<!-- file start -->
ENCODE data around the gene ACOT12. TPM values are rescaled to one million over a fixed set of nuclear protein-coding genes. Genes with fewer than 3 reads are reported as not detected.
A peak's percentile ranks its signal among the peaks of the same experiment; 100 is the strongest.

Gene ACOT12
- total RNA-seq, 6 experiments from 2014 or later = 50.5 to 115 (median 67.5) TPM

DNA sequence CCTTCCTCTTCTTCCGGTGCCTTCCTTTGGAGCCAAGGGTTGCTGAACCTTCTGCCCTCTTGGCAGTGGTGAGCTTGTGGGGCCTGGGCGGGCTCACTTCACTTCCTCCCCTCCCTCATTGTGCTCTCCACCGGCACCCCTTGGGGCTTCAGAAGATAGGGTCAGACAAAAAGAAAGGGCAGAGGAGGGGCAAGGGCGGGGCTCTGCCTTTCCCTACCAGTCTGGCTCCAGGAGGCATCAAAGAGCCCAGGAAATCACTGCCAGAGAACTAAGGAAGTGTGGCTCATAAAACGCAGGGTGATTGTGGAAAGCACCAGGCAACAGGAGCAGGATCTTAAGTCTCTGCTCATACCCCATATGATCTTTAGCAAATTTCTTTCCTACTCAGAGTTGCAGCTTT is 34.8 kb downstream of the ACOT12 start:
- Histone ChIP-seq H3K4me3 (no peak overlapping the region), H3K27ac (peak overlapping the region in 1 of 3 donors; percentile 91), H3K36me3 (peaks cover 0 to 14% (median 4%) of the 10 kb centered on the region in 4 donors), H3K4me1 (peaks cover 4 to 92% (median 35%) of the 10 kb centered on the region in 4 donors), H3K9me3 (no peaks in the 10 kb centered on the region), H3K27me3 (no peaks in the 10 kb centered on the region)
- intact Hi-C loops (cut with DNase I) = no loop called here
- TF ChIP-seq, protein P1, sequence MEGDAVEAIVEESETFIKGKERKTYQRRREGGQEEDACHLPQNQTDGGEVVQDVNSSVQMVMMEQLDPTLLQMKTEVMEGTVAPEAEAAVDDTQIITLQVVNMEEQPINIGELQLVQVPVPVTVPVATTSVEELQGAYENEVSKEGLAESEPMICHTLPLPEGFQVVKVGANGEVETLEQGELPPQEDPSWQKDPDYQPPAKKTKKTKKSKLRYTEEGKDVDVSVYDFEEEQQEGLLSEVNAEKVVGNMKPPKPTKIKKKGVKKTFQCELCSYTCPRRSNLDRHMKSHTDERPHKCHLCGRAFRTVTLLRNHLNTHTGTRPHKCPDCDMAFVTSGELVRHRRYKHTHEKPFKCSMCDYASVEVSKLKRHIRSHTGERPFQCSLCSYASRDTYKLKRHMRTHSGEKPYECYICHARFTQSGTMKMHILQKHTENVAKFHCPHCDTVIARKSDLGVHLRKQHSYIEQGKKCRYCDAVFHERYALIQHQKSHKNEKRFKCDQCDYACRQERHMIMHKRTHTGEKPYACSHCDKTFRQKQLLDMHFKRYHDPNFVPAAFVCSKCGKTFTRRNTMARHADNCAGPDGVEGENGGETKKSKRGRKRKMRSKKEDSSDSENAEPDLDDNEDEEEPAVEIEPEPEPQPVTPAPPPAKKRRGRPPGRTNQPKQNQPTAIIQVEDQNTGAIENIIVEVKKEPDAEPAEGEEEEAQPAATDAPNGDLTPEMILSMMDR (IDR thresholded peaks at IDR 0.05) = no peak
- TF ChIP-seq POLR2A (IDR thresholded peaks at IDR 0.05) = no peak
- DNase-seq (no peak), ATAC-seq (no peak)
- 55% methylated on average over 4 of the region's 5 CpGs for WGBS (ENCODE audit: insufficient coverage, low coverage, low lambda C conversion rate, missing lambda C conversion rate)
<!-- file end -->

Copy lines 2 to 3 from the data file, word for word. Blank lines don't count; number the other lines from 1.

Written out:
A peak's percentile ranks its signal among the peaks of the same experiment; 100 is the strongest.

Gene ACOT12